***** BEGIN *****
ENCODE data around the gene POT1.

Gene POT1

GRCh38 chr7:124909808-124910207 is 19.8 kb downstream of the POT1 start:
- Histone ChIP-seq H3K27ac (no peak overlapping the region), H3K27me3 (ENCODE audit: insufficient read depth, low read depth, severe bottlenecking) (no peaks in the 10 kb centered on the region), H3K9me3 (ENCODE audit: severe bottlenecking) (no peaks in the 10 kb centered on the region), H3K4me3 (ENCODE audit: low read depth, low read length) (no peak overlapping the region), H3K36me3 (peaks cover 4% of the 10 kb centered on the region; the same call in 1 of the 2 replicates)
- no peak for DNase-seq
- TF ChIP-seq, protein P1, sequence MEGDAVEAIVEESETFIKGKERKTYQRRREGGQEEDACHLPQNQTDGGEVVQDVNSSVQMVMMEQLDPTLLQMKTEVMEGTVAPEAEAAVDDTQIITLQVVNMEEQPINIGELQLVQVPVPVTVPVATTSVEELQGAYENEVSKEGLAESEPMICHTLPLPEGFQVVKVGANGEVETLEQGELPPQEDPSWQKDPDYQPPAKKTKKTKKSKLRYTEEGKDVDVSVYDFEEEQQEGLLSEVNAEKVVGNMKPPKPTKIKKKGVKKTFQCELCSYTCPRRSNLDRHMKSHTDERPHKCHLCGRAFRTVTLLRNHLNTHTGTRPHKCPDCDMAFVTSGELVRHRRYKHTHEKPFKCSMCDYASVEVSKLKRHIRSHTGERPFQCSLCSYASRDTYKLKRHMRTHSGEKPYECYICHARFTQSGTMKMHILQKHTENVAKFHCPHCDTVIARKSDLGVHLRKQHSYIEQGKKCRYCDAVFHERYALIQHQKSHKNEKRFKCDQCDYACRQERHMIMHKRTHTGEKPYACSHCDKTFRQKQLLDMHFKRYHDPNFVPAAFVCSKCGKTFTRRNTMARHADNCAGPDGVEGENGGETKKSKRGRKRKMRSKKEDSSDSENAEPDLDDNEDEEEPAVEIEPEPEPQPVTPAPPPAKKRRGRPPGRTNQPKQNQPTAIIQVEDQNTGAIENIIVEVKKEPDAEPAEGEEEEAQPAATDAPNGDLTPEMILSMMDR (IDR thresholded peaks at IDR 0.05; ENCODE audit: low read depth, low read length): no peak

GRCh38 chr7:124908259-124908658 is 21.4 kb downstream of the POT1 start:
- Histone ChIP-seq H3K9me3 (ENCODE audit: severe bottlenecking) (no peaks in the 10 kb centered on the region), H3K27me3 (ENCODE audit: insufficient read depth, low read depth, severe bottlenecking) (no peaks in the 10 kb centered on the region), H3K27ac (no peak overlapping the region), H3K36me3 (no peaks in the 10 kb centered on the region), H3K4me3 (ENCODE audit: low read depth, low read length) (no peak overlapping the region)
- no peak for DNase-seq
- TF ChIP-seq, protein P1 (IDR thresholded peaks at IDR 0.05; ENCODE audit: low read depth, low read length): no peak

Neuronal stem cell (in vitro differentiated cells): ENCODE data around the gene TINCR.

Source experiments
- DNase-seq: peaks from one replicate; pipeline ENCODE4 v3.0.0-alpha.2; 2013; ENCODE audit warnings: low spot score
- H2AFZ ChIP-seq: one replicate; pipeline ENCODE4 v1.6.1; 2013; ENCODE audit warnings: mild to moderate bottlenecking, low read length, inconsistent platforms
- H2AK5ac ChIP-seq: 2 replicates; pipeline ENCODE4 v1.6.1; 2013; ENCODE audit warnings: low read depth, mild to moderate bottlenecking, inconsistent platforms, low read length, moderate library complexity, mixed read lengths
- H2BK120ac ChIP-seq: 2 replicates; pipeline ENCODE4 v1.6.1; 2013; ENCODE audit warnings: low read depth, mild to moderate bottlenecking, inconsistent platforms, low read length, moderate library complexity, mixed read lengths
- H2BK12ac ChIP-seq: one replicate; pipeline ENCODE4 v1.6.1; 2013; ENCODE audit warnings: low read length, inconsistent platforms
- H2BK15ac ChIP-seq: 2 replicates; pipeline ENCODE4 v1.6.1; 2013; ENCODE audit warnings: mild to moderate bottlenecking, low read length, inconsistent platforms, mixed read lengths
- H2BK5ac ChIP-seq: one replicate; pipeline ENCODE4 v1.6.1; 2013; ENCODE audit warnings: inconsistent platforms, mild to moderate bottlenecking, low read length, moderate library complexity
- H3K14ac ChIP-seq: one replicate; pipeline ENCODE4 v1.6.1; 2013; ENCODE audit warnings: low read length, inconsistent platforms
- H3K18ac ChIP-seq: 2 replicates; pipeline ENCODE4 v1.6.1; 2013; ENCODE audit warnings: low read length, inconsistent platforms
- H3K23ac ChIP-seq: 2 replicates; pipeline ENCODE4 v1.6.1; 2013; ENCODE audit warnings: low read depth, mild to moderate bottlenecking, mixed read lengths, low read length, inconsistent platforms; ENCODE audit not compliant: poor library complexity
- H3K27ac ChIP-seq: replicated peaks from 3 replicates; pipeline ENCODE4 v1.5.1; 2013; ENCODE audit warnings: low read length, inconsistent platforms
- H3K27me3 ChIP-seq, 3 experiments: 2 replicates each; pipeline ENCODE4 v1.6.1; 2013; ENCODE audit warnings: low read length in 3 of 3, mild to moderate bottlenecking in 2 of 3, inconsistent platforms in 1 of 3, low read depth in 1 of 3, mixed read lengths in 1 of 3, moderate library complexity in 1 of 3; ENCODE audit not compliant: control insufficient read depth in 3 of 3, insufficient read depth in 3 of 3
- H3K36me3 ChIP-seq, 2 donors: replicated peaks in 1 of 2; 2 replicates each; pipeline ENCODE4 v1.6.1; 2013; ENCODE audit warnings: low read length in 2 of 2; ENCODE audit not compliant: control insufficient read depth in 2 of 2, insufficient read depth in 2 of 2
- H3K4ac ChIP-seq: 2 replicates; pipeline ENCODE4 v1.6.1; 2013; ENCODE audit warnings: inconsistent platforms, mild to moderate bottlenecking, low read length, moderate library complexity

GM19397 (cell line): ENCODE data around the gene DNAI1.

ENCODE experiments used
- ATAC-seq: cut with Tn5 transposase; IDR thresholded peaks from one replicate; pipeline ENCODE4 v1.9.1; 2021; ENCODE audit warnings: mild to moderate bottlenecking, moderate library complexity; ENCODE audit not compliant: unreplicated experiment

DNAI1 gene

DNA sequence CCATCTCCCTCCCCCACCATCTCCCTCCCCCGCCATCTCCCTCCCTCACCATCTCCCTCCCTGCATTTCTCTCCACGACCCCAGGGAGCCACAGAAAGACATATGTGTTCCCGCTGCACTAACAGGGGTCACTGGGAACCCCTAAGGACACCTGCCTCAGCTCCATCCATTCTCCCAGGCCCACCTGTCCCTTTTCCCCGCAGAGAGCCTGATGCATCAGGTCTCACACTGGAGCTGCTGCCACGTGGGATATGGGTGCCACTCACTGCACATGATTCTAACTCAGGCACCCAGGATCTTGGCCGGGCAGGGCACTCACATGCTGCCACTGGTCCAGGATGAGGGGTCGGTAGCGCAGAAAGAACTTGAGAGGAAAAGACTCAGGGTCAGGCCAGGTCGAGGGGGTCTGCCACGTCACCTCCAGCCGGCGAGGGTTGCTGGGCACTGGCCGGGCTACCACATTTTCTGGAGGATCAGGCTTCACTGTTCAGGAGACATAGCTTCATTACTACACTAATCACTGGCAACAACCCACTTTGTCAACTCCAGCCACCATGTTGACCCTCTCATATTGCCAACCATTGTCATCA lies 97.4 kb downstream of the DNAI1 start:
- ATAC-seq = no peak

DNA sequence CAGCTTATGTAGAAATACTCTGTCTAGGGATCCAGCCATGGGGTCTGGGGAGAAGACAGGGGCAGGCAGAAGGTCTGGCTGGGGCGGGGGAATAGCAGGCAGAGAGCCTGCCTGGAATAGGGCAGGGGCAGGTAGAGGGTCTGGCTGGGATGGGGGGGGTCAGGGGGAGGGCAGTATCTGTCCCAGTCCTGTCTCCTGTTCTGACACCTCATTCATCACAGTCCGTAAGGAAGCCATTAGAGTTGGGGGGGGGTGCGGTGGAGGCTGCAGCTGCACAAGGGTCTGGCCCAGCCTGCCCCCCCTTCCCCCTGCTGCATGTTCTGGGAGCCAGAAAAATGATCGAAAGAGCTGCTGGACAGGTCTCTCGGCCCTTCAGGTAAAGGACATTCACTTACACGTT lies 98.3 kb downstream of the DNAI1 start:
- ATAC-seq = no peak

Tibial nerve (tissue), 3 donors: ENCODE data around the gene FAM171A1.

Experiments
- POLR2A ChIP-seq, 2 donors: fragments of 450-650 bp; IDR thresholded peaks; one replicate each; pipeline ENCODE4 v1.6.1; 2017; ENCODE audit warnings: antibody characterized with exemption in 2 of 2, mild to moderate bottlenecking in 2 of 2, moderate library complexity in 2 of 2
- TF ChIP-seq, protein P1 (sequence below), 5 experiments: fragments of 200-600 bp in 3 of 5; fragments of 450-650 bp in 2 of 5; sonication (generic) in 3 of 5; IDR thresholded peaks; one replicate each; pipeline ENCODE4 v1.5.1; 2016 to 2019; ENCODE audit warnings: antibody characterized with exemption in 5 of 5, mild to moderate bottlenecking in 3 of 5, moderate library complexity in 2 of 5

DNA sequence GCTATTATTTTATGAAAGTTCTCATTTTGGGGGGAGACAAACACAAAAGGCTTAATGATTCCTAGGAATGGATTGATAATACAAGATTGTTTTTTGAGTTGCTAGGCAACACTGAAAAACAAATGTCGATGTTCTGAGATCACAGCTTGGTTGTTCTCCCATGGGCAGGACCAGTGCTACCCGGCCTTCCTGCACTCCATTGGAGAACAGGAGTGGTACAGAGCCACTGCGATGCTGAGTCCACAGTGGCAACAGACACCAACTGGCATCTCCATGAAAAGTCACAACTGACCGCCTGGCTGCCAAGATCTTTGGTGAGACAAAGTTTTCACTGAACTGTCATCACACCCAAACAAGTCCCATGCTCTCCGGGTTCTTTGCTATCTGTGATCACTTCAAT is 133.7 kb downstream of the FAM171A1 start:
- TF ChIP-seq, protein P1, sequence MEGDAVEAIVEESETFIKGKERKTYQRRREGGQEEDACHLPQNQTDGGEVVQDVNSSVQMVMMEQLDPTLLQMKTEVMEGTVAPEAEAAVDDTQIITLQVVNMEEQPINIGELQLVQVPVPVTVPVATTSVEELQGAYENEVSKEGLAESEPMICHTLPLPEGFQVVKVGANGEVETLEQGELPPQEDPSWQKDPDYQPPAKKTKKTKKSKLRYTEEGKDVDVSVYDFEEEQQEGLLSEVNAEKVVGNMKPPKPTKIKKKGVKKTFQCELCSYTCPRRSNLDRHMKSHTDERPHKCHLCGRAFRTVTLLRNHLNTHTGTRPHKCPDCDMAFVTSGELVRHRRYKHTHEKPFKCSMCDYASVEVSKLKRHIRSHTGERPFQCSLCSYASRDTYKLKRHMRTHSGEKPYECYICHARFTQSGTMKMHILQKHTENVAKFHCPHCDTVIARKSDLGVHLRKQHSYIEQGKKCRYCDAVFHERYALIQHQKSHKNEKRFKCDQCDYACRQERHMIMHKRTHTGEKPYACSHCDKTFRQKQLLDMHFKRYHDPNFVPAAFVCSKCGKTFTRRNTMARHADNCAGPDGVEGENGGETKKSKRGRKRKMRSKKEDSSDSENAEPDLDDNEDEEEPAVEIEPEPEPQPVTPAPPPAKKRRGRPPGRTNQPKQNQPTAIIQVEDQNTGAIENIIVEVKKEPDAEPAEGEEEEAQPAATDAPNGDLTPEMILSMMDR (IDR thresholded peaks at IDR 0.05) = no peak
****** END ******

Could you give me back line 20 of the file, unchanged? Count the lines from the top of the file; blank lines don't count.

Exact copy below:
- H3K14ac ChIP-seq: one replicate; pipeline ENCODE4 v1.6.1; 2013; ENCODE audit warnings: low read length, inconsistent platforms